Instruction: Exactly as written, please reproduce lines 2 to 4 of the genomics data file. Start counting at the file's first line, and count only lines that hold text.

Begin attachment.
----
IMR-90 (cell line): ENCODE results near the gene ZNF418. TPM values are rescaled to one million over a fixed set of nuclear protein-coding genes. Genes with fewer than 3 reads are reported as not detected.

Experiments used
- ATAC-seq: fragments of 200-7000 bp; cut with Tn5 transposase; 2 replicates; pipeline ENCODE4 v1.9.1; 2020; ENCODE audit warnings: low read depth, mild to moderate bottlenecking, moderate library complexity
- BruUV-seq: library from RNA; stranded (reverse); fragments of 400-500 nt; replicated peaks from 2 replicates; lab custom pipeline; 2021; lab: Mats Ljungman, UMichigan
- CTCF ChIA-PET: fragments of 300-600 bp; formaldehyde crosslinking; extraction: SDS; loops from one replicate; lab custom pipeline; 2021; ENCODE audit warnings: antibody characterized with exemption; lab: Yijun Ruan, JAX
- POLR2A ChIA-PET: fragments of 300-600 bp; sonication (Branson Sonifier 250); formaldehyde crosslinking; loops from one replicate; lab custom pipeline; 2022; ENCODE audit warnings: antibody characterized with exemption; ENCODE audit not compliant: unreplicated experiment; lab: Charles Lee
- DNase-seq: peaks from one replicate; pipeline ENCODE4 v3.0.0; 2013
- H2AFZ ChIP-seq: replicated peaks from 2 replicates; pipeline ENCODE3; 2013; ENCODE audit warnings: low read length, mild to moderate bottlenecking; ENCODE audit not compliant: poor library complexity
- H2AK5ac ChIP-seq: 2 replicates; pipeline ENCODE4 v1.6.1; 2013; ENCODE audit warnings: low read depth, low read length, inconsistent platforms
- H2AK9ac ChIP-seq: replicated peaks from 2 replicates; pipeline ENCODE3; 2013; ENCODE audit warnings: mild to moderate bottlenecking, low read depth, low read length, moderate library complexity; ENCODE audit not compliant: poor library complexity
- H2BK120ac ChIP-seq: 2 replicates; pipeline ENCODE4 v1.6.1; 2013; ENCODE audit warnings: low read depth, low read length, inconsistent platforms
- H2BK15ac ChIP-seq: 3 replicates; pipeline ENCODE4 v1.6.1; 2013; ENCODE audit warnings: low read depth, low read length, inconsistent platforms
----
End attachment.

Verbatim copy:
Experiments used
- ATAC-seq: fragments of 200-7000 bp; cut with Tn5 transposase; 2 replicates; pipeline ENCODE4 v1.9.1; 2020; ENCODE audit warnings: low read depth, mild to moderate bottlenecking, moderate library complexity
- BruUV-seq: library from RNA; stranded (reverse); fragments of 400-500 nt; replicated peaks from 2 replicates; lab custom pipeline; 2021; lab: Mats Ljungman, UMichigan